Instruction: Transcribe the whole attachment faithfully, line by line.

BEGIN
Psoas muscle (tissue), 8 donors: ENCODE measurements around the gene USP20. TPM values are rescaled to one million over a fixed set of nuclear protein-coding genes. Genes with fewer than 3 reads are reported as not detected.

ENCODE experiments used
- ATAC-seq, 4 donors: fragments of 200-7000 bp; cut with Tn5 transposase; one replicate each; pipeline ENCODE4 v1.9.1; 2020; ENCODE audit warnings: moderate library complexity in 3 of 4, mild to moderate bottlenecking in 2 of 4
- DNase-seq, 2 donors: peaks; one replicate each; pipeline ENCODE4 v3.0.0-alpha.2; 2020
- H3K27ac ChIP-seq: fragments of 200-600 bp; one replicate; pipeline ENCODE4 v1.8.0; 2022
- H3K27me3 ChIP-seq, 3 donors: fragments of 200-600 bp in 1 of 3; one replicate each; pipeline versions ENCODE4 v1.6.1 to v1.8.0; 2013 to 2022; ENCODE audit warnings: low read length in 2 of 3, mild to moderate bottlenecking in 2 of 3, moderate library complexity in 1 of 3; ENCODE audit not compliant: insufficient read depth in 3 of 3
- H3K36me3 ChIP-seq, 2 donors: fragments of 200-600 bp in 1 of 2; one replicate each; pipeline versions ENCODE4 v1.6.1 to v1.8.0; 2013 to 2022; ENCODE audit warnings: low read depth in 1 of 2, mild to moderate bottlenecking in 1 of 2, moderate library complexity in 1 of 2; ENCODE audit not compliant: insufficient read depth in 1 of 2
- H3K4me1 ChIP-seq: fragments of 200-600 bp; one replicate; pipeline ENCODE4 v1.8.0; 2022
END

Psoas muscle (tissue), 8 donors: ENCODE measurements around the gene USP20. TPM values are rescaled to one million over a fixed set of nuclear protein-coding genes. Genes with fewer than 3 reads are reported as not detected.

ENCODE experiments used
- ATAC-seq, 4 donors: fragments of 200-7000 bp; cut with Tn5 transposase; one replicate each; pipeline ENCODE4 v1.9.1; 2020; ENCODE audit warnings: moderate library complexity in 3 of 4, mild to moderate bottlenecking in 2 of 4
- DNase-seq, 2 donors: peaks; one replicate each; pipeline ENCODE4 v3.0.0-alpha.2; 2020
- H3K27ac ChIP-seq: fragments of 200-600 bp; one replicate; pipeline ENCODE4 v1.8.0; 2022
- H3K27me3 ChIP-seq, 3 donors: fragments of 200-600 bp in 1 of 3; one replicate each; pipeline versions ENCODE4 v1.6.1 to v1.8.0; 2013 to 2022; ENCODE audit warnings: low read length in 2 of 3, mild to moderate bottlenecking in 2 of 3, moderate library complexity in 1 of 3; ENCODE audit not compliant: insufficient read depth in 3 of 3
- H3K36me3 ChIP-seq, 2 donors: fragments of 200-600 bp in 1 of 2; one replicate each; pipeline versions ENCODE4 v1.6.1 to v1.8.0; 2013 to 2022; ENCODE audit warnings: low read depth in 1 of 2, mild to moderate bottlenecking in 1 of 2, moderate library complexity in 1 of 2; ENCODE audit not compliant: insufficient read depth in 1 of 2
- H3K4me1 ChIP-seq: fragments of 200-600 bp; one replicate; pipeline ENCODE4 v1.8.0; 2022